How to Write an Obituary for a Teenage Son

By Tricia Goss
Writing your child's obituary can help you express the pain of your loss as well as the joy of being his parent.
Writing your child's obituary can help you express the pain of your loss as well as the joy of being his parent.

Whether unexpected or following a long illness, losing a child is devastating. Although your teenage son's obituary is the most difficult thing you have ever had to write, you want to be the one to do so. You know better than anyone how special, lovable and truly amazing he was, and you desire to impart this in a few short paragraphs. It may seem overwhelming — maybe even impossible. But following a few easy steps and enhancing the obituary with precious details will help you honor your teenage son's memory and share his story.

Announce His Passing

State your son's name and any nickname he went by, explaining that he is gone using the phrase most comforting to you such as "... was called home" or "... awakened to eternal life." Provide details including his date of birth, where he was born and to whom. If he is survived by his stepparents, list their names in parenthesis after each biological parent's name such as, "... born to Jim (Jean) Smith and Mary (Bill) Doe." Complete this paragraph with the date of your son's passing as well as cause of death, if you are comfortable doing so.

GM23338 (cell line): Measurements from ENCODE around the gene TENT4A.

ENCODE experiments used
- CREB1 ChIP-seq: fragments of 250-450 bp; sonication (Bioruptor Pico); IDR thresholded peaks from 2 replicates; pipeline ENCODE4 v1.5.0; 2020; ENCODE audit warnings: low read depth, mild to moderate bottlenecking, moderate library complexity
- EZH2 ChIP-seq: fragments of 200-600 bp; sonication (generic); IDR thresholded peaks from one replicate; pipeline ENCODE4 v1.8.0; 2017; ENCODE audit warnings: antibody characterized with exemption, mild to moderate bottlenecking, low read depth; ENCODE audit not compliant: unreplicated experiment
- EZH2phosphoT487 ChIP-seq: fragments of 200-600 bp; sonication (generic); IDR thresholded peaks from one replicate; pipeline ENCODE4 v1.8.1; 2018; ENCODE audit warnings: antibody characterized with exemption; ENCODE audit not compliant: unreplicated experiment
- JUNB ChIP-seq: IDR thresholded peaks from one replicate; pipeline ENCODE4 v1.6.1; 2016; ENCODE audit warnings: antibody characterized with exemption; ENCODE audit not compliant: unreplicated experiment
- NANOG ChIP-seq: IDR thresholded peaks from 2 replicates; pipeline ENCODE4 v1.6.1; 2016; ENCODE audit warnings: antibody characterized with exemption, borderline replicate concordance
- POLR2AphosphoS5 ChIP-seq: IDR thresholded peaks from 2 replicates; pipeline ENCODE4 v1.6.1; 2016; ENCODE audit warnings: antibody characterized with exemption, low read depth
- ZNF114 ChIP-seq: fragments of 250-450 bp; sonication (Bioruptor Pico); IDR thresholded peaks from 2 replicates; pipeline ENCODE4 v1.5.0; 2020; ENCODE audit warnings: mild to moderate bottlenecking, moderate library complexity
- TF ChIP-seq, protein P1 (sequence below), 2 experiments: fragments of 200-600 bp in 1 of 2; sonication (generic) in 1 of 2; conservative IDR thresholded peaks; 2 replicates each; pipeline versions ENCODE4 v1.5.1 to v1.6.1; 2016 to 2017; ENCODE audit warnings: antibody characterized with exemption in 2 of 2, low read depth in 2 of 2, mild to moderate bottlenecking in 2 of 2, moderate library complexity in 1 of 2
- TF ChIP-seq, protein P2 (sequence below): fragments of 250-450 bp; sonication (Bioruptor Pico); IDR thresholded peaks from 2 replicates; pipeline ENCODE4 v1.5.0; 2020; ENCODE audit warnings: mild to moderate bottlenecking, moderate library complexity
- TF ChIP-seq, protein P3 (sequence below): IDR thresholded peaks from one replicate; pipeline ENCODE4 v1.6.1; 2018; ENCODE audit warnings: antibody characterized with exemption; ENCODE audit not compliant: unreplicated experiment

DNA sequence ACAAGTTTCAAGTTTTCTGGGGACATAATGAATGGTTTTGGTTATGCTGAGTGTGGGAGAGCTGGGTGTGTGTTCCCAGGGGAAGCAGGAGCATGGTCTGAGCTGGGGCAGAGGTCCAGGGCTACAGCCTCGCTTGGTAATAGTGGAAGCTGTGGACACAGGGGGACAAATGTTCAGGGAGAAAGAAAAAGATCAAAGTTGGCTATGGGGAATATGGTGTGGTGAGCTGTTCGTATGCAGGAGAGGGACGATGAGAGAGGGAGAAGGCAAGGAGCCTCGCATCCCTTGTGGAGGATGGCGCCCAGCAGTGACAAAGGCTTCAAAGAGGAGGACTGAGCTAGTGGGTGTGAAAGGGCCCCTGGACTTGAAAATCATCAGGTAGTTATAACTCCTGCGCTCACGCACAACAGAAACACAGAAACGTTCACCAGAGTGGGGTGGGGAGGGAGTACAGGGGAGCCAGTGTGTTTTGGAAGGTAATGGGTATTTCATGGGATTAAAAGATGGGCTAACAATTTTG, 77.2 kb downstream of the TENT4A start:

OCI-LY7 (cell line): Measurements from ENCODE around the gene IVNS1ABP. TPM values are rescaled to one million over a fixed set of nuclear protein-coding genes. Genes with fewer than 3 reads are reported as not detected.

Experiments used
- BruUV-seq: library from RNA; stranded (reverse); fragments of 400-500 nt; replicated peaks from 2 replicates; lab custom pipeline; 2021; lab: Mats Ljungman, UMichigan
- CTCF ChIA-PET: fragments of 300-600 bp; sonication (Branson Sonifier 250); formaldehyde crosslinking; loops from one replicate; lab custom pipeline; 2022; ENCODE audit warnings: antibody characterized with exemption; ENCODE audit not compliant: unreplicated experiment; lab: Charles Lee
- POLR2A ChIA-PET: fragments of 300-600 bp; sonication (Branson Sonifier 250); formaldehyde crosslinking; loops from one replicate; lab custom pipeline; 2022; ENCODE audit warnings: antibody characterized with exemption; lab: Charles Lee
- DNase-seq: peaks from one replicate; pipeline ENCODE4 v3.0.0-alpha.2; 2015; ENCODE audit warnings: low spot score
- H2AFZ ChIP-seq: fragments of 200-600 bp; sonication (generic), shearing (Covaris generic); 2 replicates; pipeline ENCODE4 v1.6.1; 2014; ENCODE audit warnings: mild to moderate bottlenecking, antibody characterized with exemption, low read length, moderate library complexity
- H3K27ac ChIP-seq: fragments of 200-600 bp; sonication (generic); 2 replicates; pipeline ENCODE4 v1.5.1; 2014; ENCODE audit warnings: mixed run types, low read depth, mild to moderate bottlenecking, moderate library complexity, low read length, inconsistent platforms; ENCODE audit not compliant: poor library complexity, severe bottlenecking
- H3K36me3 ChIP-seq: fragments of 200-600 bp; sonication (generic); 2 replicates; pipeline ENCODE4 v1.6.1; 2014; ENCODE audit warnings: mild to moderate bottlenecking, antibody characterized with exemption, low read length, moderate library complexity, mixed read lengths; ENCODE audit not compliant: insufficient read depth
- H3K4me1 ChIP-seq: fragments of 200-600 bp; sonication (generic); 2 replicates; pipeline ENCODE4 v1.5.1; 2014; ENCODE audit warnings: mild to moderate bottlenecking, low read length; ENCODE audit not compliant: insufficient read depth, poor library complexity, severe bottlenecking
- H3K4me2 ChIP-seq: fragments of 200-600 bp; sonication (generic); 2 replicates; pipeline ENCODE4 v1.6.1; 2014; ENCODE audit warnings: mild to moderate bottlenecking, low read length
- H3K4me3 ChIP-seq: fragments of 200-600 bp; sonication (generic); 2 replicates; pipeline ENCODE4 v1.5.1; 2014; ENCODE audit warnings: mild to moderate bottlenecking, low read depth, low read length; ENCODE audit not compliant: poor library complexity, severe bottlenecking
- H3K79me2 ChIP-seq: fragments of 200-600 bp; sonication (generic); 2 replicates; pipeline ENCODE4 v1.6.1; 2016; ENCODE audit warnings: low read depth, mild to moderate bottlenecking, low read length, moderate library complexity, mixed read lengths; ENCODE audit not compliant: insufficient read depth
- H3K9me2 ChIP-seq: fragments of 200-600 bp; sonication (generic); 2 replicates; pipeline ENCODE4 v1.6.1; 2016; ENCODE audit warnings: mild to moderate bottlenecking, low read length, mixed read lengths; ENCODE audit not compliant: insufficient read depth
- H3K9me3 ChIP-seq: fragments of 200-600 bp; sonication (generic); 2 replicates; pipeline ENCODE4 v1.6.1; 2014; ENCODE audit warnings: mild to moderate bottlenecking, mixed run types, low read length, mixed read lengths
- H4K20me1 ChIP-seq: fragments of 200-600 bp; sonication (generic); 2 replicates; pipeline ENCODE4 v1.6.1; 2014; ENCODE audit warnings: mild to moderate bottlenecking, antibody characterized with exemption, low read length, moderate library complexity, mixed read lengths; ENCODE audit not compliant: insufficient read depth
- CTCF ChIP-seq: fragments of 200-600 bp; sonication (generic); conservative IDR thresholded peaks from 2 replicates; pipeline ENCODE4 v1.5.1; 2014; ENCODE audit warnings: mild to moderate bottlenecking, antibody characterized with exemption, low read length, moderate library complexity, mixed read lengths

Celebrate His Life

In addition to the parents and possibly stepparents, list any other immediate family your son left behind. For example, include siblings followed by grandparents. Some obituaries might also include the name of a long-term girlfriend, close friends, a special teacher or a cherished pet. If he was a student when he passed away, provide the name of his school and his grade as well as clubs or organizations to which he belonged. Feel free to write about you teenage son's passions, talents and personality traits that made him so wonderfully unique, such as "He held a black belt in karate" or "He loved to volunteer with Habitat for Humanity." Include a phrase he was known to spout, his favorite Bible verse or a line from a song he loved, if desired.

Ask Others to Remember Him

Provide information regarding any services you are holding so that family and friends can join you to honor your teenage son's memory. Direct them to any online guestbooks or memorial websites you have set up and offer details if you wish to request memorial donations to a charity or organization.

About the Author

Tricia Goss' credits include Fitness Plus, Good News Tucson and Layover Magazine. She is certified in Microsoft application and served as the newsletter editor for OfficeUsers.org. She has also contributed to The Dollar Stretcher, Life Tips and Childcare Magazine.